Set in both the 1940’s and 1960’s Wolfenstein: The New Order is the story of an alternate future where the Nazi’s won the second world war and ultimately conquered the world. You play William “BJ” Blazkowicz as he fights to bring down the psychopathic General Deathshead, a maniacal scientist who turned the tide of war through stolen futuristic technology and seeks to bring the world to its knees.
At first I was confused when playing this game as BJ was a meathead, who had spent his previous games gunning down nazi’s with over the top guns. The New Order felt so serious, but as I played through I was exposed to all the subtle nuances and then it all clicked.
Machine Games have done a fantastic job of mirroring the story of Wolfenstein the game, into the story of Wolfenstein: The New Order. Both William “BJ” Blazkowicz, and the Wolfenstein “game” are out of time. The protagonist is a blunt instrument whos sole purpose is to gun down Nazi’s. More modern first person shooters (FPS) games require main characters to have a back story, motivation, and emotional baggage. BJ however is a relic of a different time in both gaming and in his story. One minute he is in the trenches of 1940 and the next minute the world has grown up around him as he sits like a vegetable with shrapnel lodged in his brain, leaving him behind. It’s done cleverly and subtly and never draws attention to the fact. For this I applaud you machine games.
The two worlds of first person shooters have been merged together beautifully and many of the distinct features of the original have been retained. BJ can carry all of his weapons at once which might seem unrealistic compared to modern shooters but adds an extra depth to the game as you can change your tactics for different firefights. You can decide whether or not to take then out quietly with a knife or silenced pistol, steadily moe them down from cover using an assault rifle or go in all guns blazing with dual wield automatic shotguns.
The levels look and play beautifully with a selection of close combat corridors, to larger arena style battles. Each level is different to the last as BJ is taken from concentration camp to a moon base and despite the overall dreary colour palette, you can forgive them due to the nature of game. Machine games have done a sterling job of conveying a crushed world, which is most poignantly seen when the player gazes over the London skyline. The view of buildings littered with swastikas, newly added oppressive structures and the ever watching robotic eye of the London Monitor really support the feeling of desperation.
Killing Nazi’s is still fun and made easier by the fact they are now mainly faceless armoured soldiers, mechanically augmented soldiers and brain controlled mechs who have literally had their morals and compassion removed by the evil villain, General Deathshead. Any worry that you might be shooting the innocent who are simply following orders is wiped out when the soldiers shoot bed ridden mental patients in front of you, bomb innocent people and slice and dice anyone who stands in their way. Even during a brief meeting on train where the evil Frau Engel quizzes you, they ooze evil making bringing on their demise so much more satisfying.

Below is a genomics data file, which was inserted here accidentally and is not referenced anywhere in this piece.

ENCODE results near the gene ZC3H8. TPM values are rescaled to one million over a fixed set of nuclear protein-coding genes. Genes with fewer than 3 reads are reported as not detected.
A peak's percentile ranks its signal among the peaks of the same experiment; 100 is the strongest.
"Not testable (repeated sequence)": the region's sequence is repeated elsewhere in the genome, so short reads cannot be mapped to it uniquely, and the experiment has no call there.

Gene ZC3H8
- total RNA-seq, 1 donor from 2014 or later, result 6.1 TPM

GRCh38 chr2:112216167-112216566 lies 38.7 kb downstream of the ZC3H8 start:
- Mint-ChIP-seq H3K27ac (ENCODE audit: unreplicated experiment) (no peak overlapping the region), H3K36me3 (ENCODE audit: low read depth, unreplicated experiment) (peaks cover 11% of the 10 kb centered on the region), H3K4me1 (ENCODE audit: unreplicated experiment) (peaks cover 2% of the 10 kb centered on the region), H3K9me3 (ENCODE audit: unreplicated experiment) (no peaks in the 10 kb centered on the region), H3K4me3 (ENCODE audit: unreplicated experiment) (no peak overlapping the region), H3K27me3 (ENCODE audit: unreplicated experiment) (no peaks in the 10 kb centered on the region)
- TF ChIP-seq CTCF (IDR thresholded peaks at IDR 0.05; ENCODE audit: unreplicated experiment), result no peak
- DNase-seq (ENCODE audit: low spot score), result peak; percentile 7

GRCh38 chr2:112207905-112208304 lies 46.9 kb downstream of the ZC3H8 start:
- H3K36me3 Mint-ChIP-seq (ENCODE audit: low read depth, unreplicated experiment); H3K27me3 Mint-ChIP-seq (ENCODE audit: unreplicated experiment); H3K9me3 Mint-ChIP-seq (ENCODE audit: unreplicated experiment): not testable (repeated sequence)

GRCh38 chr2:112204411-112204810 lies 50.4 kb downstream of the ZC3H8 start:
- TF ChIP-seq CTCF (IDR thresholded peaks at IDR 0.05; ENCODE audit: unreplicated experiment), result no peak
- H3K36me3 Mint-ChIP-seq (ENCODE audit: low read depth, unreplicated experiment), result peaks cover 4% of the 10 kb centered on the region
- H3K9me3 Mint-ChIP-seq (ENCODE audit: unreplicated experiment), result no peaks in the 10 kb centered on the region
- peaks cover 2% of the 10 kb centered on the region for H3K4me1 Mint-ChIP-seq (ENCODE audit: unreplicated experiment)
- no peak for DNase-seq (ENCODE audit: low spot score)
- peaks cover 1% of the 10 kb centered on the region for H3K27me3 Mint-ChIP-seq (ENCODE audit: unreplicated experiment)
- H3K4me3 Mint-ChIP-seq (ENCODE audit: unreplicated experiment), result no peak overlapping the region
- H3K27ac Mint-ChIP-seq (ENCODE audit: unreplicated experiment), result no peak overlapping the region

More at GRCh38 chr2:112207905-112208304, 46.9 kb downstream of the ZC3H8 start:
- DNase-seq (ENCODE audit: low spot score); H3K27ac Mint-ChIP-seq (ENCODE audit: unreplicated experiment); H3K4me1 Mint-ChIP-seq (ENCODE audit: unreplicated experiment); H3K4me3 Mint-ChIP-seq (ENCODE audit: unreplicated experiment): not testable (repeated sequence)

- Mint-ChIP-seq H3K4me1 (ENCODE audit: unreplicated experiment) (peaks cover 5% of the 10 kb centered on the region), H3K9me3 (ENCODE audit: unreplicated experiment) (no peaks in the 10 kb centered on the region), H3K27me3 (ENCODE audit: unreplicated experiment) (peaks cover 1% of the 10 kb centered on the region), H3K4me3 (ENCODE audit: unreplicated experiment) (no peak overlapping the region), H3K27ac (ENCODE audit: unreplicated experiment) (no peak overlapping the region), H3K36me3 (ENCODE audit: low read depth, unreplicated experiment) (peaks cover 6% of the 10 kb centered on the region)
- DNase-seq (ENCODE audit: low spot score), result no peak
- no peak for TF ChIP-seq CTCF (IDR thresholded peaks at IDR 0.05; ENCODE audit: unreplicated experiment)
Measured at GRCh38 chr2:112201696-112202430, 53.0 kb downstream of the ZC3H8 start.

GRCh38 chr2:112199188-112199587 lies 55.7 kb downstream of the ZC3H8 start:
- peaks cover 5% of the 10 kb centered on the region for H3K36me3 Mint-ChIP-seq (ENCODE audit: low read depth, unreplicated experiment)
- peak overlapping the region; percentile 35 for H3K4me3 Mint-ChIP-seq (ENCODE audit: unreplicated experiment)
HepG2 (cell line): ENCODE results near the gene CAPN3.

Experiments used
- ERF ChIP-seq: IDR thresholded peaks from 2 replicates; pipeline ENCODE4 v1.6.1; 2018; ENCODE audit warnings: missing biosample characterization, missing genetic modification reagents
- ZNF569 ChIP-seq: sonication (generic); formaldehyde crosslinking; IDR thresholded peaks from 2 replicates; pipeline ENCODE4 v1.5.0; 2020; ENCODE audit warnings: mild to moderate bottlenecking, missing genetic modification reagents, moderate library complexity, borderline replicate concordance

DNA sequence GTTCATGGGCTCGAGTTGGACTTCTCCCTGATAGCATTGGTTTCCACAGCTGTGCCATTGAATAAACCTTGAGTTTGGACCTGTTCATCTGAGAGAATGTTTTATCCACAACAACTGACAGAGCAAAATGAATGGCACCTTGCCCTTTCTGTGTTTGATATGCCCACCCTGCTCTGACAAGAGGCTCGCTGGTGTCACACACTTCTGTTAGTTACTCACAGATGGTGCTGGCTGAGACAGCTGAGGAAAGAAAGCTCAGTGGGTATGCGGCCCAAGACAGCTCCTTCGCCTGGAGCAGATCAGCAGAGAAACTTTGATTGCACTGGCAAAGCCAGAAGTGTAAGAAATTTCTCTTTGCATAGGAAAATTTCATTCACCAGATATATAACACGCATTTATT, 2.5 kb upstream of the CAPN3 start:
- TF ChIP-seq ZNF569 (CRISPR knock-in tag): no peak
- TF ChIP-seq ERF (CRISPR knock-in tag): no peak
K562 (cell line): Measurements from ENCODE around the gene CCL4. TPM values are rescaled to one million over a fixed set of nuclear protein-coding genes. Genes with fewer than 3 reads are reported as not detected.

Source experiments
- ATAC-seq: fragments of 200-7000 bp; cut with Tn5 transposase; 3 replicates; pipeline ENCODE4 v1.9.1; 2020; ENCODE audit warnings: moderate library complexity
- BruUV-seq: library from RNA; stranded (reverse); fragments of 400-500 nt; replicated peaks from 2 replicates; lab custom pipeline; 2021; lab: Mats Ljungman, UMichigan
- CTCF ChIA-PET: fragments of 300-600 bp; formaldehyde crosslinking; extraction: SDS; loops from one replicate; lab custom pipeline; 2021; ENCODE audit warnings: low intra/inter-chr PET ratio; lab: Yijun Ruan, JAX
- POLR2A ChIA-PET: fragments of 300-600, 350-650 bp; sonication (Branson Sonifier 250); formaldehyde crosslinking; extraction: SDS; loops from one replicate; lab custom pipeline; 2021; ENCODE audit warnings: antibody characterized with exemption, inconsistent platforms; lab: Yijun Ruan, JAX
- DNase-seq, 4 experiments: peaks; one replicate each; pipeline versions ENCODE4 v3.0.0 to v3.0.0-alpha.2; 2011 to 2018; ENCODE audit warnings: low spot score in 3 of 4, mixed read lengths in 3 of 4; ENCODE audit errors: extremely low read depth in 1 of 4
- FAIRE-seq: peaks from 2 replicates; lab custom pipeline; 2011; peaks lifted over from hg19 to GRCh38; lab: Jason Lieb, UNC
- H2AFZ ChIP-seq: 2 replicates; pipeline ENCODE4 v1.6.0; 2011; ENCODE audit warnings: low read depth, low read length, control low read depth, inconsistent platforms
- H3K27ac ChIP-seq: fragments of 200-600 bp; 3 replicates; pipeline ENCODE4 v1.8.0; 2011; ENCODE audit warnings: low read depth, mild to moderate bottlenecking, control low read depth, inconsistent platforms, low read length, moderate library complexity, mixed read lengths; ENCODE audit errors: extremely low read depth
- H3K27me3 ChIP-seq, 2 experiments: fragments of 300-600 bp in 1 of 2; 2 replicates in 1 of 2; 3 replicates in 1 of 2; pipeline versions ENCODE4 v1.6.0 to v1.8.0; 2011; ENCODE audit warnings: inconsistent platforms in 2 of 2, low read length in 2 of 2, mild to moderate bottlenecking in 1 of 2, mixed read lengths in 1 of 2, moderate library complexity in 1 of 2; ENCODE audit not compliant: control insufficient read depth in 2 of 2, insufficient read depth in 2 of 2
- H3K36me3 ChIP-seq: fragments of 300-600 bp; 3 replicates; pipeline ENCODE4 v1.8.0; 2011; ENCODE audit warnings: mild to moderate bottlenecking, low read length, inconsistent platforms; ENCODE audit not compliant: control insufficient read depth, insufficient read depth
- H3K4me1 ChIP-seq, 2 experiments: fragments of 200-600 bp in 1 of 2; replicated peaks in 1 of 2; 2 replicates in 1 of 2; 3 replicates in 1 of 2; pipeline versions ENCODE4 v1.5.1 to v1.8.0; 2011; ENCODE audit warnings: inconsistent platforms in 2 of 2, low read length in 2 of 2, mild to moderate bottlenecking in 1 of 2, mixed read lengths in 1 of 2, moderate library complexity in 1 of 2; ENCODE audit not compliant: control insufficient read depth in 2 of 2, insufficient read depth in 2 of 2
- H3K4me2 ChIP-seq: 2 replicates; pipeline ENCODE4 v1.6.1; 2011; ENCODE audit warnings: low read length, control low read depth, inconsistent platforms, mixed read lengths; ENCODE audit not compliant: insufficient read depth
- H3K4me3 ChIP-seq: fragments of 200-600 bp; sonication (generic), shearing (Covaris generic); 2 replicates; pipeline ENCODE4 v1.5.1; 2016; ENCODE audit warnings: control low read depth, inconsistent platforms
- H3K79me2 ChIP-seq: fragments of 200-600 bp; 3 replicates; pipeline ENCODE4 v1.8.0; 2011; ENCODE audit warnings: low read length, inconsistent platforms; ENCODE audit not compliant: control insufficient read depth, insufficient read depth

Both the stealth mechanic and cover mechanics are simple but well implemented. Each level can be tackled differently depending on your play style and the player is rewarded with ‘perks’ accordingly. The perks may only reward you with extra ammo capacity or increase health, but the very fact it exists encourages the player to try playing levels differently to unlock the myriad of achievements.
The commander mechanic is also a nice touch as these high ranking officials have the ability to call in more troops meaning players will want to take these out quickly and if possible, quietly.
It weird to think of a character like BJ actually having a love interest but his story works well and even the sex scene is tastefully done. Supporting characters are well acted and their very ‘broken’ nature fit so nicely with the fact that BJ is a relic himself. The rag-tag team of a crippled soldier, a mentally unstable strategist, a mentally disabled ‘man-boy’, an emotionally broken ex-nazi and a Scottish soldier with a grunge against you for saving him. The various parts work together to create a wonderful whole.
I can’t praise Machine Games enough for handling what really is a difficult game and concept so well. I think this title is going to be Mis-understood by many and criticised for not fitting into the modern day FPS mould but over time this will be appreciated by more and more.
Despite all of its features, it does have a few niggles which that detract from the experience. The enemy Ai is not always great and some of the later levels are actually easier then some of the early ones. My main gripe was the home base levels which consisted of a number of fetch-quests designed to pad out the game time so thy can boast a 20 hour game experience. These levels are ok for introducing supporting characters and for helping the player connect with then but I didn’t enjoy delivering notes and collecting drills just to increase the game time. The lack of a multiplayer does reduce the replayability but the split path narrative and slew of collectables to get should keep most bargain hunters busy.
I came into this game thinking I was getting a Duke Nukem style shooter but left feeling like I had played a well thought out and considered homage to not only the Wolfenstein franchise but also to the original FPS games of the 90’s. This has to be one of my top three games of the generation so far and whilst it has its issues I found it refreshing to be back playing a single player focused shooter. I would definitely recommend it.
Did you find the classic Wolfenstein 3D game hidden within The New Order?